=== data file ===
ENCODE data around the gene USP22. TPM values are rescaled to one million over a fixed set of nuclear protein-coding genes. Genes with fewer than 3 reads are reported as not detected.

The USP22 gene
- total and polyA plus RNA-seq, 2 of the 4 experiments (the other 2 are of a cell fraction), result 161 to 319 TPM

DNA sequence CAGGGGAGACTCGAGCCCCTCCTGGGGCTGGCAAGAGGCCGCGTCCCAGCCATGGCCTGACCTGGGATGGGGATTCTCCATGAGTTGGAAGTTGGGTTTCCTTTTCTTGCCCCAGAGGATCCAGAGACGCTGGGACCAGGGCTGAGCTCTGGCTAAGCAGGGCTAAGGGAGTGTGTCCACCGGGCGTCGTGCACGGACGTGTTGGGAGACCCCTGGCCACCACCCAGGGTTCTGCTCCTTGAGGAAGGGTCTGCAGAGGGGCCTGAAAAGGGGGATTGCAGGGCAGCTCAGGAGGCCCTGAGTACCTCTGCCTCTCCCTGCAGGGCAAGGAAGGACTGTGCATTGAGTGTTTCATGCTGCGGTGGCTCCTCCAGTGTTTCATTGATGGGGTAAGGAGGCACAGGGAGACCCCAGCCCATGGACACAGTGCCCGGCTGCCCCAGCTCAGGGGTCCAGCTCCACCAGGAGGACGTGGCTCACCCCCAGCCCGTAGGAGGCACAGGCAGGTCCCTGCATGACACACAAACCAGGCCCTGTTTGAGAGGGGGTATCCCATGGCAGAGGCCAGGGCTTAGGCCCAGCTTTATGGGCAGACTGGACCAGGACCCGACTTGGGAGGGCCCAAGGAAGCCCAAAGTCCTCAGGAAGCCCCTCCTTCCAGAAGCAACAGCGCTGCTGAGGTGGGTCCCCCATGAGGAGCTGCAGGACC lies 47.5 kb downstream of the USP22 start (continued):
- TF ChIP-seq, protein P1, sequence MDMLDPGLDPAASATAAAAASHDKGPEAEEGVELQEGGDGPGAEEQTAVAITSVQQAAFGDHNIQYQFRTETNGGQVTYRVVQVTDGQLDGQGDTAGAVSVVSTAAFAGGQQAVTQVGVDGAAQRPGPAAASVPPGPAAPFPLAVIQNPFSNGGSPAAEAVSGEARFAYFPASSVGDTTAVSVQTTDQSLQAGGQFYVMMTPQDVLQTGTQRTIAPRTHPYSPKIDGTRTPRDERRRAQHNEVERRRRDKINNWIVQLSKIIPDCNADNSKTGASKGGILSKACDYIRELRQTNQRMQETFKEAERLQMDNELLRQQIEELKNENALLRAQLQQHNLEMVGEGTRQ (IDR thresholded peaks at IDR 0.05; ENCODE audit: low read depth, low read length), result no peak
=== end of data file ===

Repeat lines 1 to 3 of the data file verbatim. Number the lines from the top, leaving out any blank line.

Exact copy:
ENCODE data around the gene USP22. TPM values are rescaled to one million over a fixed set of nuclear protein-coding genes. Genes with fewer than 3 reads are reported as not detected.

The USP22 gene
- total and polyA plus RNA-seq, 2 of the 4 experiments (the other 2 are of a cell fraction), result 161 to 319 TPM